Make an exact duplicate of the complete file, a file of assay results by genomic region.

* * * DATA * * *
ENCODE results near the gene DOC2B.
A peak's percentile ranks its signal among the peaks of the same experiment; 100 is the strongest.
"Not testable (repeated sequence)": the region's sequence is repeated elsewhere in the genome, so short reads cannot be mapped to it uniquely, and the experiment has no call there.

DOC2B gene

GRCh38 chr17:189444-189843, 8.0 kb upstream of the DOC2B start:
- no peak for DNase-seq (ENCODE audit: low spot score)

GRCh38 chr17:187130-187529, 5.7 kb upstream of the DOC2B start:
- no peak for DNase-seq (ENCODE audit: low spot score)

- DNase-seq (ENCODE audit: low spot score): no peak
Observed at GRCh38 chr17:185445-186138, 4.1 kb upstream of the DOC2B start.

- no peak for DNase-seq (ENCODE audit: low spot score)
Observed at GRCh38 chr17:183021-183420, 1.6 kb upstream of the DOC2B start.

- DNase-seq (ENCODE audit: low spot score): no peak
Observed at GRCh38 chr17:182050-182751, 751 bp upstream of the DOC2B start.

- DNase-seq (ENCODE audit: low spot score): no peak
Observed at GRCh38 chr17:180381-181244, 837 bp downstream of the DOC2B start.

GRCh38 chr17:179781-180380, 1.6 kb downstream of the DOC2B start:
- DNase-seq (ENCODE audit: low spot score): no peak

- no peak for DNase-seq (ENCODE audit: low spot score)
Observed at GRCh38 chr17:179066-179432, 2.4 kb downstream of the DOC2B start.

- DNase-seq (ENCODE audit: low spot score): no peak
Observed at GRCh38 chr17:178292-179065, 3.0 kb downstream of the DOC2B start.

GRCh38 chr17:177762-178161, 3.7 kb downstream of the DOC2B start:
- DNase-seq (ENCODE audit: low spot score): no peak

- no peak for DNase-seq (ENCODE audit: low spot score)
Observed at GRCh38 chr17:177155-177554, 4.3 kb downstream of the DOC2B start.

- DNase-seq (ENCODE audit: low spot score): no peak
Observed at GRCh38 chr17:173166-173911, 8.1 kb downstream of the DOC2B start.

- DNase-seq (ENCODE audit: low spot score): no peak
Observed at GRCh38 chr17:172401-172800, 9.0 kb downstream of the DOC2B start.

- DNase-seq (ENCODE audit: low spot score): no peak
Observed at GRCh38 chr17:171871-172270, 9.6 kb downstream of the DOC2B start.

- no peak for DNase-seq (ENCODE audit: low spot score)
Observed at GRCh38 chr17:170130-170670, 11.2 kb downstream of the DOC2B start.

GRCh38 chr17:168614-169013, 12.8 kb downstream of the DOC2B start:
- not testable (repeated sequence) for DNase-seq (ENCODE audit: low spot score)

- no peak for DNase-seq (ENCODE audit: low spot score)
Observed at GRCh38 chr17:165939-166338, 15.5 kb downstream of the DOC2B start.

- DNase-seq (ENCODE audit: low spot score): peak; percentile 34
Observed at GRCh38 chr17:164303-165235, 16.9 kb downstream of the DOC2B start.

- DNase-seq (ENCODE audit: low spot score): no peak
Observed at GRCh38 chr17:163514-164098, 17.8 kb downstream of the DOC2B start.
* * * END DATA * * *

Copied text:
ENCODE results near the gene DOC2B.
A peak's percentile ranks its signal among the peaks of the same experiment; 100 is the strongest.
"Not testable (repeated sequence)": the region's sequence is repeated elsewhere in the genome, so short reads cannot be mapped to it uniquely, and the experiment has no call there.

DOC2B gene

GRCh38 chr17:189444-189843, 8.0 kb upstream of the DOC2B start:
- no peak for DNase-seq (ENCODE audit: low spot score)

GRCh38 chr17:187130-187529, 5.7 kb upstream of the DOC2B start:
- no peak for DNase-seq (ENCODE audit: low spot score)

- DNase-seq (ENCODE audit: low spot score): no peak
Observed at GRCh38 chr17:185445-186138, 4.1 kb upstream of the DOC2B start.

- no peak for DNase-seq (ENCODE audit: low spot score)
Observed at GRCh38 chr17:183021-183420, 1.6 kb upstream of the DOC2B start.

- DNase-seq (ENCODE audit: low spot score): no peak
Observed at GRCh38 chr17:182050-182751, 751 bp upstream of the DOC2B start.

- DNase-seq (ENCODE audit: low spot score): no peak
Observed at GRCh38 chr17:180381-181244, 837 bp downstream of the DOC2B start.

GRCh38 chr17:179781-180380, 1.6 kb downstream of the DOC2B start:
- DNase-seq (ENCODE audit: low spot score): no peak

- no peak for DNase-seq (ENCODE audit: low spot score)
Observed at GRCh38 chr17:179066-179432, 2.4 kb downstream of the DOC2B start.

- DNase-seq (ENCODE audit: low spot score): no peak
Observed at GRCh38 chr17:178292-179065, 3.0 kb downstream of the DOC2B start.

GRCh38 chr17:177762-178161, 3.7 kb downstream of the DOC2B start:
- DNase-seq (ENCODE audit: low spot score): no peak

- no peak for DNase-seq (ENCODE audit: low spot score)
Observed at GRCh38 chr17:177155-177554, 4.3 kb downstream of the DOC2B start.

- DNase-seq (ENCODE audit: low spot score): no peak
Observed at GRCh38 chr17:173166-173911, 8.1 kb downstream of the DOC2B start.

- DNase-seq (ENCODE audit: low spot score): no peak
Observed at GRCh38 chr17:172401-172800, 9.0 kb downstream of the DOC2B start.

- DNase-seq (ENCODE audit: low spot score): no peak
Observed at GRCh38 chr17:171871-172270, 9.6 kb downstream of the DOC2B start.

- no peak for DNase-seq (ENCODE audit: low spot score)
Observed at GRCh38 chr17:170130-170670, 11.2 kb downstream of the DOC2B start.

GRCh38 chr17:168614-169013, 12.8 kb downstream of the DOC2B start:
- not testable (repeated sequence) for DNase-seq (ENCODE audit: low spot score)

- no peak for DNase-seq (ENCODE audit: low spot score)
Observed at GRCh38 chr17:165939-166338, 15.5 kb downstream of the DOC2B start.

- DNase-seq (ENCODE audit: low spot score): peak; percentile 34
Observed at GRCh38 chr17:164303-165235, 16.9 kb downstream of the DOC2B start.

- DNase-seq (ENCODE audit: low spot score): no peak
Observed at GRCh38 chr17:163514-164098, 17.8 kb downstream of the DOC2B start.